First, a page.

Tuesday, December 20, 2016
I was commissioned to sketch at the Kessler Corporate Christmas Party held in the Devos room in the Dr. Phillips Center for the Performing Arts (445 S Magnolia Ave, Orlando, FL 32801). C'Nergy was the local band offering cover tunes for the evening. I arrived early entering the venue through the loading docks. My art supplies made it through security with no problem. The Devos room is on the third floor above the Center's entry area. Glass walls surround the room on three sides offering an incredible view of the new plaza outside the Center. In June thousands gathered in that plaza to morn the loss of 49 of our own to gun violence. Candles flicked above the crowd. One glass wall slid open and I had to walk over to look. The green expanse of a lawn was now empty and silent. The sky was a deep ultramarine blue with flickering stars. A woman next to me said, "Don't jump." I laughed and joked that with my luck, I'd probably only break a leg. With that theater reference under my belt, I returned to my sketch.
Several Kessler Collection employees stopped to ask questions as I worked, it turns out I was on the program... "Experience the works of illustrator and journalist Thomas Thorspecken. He's a talented local artist who sketches stories of Central Florida's community daily in his popular blog." I was surprised that the MC announced me as well and I waved as people turned to look at me. After the cocktail reception, everyone was invited to find a table so the party could get started. Mr Kessler was at the front table, but his table wasn't full. Most of the other tables were full. The MC insisted that people move in closer to the stage. "We are going to have to do a training exercise if people don't move closer, Mr. Kessler doesn't bite." Finally several couples moved to the front table.
An executive in bright red shoes introduced a party game he devised. He wanted each table to come up with a fun reason why it is a unique experience to work for the Kessler Collection. Two of the tables on stage left got their submissions in right away. He got back up to the mic later in the evening to scold the other tables who hadn't yet participated. After endless raffle prizes, he pointed out that there were only five raffle tickets unpicked and so he advised that "If your ticket wasn't picked, you shouldn't play the Lotto."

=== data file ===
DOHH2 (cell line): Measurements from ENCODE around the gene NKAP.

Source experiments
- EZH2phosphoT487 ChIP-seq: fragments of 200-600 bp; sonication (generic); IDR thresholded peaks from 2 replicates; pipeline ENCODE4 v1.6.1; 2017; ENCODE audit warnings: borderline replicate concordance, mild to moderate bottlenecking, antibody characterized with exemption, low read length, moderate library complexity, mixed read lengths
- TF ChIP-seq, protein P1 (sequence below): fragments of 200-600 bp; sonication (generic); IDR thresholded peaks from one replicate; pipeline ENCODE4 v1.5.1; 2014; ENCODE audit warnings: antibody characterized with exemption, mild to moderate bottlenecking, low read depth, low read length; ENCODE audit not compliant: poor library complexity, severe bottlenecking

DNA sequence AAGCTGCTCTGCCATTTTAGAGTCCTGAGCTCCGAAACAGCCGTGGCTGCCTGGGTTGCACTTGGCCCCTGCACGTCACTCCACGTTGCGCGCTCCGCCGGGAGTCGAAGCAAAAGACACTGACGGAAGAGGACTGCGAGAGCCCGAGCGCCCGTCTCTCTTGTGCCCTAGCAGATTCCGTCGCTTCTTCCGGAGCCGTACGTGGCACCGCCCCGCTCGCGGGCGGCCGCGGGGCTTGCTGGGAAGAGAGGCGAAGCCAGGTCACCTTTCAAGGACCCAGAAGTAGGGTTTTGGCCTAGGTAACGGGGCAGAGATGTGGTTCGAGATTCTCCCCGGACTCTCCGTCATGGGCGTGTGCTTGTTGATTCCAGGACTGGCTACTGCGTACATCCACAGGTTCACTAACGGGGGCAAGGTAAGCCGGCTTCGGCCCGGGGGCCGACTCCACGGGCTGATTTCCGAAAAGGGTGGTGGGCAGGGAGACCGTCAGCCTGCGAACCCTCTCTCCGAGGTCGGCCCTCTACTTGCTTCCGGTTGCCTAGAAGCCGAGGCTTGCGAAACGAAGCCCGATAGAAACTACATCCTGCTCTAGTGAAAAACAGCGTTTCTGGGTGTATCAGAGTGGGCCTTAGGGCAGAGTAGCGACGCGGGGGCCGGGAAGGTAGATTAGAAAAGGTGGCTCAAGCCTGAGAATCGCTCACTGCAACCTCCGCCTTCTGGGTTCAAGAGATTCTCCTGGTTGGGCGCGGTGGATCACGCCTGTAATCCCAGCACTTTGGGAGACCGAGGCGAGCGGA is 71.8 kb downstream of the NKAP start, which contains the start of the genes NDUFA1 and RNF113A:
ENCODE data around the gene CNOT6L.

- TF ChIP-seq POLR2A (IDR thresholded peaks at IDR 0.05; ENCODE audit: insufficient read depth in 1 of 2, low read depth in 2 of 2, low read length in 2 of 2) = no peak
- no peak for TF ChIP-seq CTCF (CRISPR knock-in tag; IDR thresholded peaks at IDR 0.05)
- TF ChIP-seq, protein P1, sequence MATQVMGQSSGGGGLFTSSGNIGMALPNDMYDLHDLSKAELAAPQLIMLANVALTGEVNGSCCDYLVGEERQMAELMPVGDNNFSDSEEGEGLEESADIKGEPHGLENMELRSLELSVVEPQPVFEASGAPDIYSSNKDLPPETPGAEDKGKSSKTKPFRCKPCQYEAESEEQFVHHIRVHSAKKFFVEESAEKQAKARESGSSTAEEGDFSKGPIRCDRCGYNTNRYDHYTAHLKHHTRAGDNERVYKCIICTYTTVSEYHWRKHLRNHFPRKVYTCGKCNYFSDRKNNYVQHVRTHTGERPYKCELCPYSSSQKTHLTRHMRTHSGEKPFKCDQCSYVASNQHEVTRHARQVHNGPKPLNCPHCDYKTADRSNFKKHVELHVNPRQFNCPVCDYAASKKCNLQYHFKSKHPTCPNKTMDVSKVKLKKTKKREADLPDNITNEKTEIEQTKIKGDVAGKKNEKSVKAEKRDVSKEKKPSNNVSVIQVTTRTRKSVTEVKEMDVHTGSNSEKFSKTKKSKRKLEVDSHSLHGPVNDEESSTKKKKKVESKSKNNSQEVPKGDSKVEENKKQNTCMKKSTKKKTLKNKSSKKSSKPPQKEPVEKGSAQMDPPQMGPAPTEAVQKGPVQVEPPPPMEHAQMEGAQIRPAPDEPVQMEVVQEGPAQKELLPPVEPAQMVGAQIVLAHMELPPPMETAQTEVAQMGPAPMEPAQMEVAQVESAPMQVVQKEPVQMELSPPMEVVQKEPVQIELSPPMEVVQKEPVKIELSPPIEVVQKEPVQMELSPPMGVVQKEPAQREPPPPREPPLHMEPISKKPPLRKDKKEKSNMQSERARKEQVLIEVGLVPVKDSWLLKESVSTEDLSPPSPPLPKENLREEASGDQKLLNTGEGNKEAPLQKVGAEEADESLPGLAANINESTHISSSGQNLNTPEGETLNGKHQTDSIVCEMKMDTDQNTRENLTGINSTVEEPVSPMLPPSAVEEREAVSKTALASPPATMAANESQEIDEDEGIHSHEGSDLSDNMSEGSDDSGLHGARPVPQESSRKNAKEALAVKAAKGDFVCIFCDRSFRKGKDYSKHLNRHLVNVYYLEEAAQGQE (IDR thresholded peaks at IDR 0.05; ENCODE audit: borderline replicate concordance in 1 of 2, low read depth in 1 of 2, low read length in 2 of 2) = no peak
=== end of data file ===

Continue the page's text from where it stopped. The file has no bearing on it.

Mr. Kessler got on stage. The big announcement was that the Plant Riverside development was underway in Savannah Georgia. The one time I visited Savannah, I stayed in a Kessler historic home right on one of the many public parks in a city. With gorgeous art, and gorgeous historic architecture, it was a wonderful place to stay. The Plant River side construction will take 24 months at a cost of 217 million dollars. Apparently there were many hurdles along the way. One Kessler employee said that he attributed his grey hair to the endless negotiating. Patience and perseverance eventually made the dream a reality.
The 1912 Georgia power plant located on the west end of River Street in the National Historic Landmark District is being revitalized into an ultra-chic hotel delivering an electrifying Hostess City experience.
• 422 beautifully appointed, luxury guestrooms and suites
• Over 26,000 square feet of stylish meeting and event space
• More than 11 upscale food and beverage offerings
• Live music and entertainment venue
• Martin Luther King Jr. Memorial Park
• Rooftop bar overlooking the Savannah River
• Curated wine tasting and interactive blending experience
• Grand Bohemian Gallery and diverse retail outlets
There was an awards ceremony for staff that went above and beyond the call of duty. The one person I met at the event, Leile Ahlstrand, won the highest honor. She welcomed me warmly and instantly made me feel at home when I entered the Devos room, so I understand why she was honored that night. My sketch was complete. As the band started playing again, I made my way to the front table to show Mr Kessler the final product. My timing was a bit off since I had to shout over the music. He seemed to like the sketch and I explained the I would be writing an article. Then I found Leile and let her know that I was finished. We chatted for a bit. She was glowing as if she had just won an Oscar. None of the recipients had taken time at the mic to thank everyone who made the award possible. There was probably time for a second sketch, but my legs were tired from standing. I also wanted to get home to have a bite to eat. On the walk back home I passed artists set up on the sidewalks of Thornton Park selling their art. Christmas lights illuminated white tents. It was quite festive, another sketch opportunity, but it was getting late and they were starting I break down. Besides I was over dressed.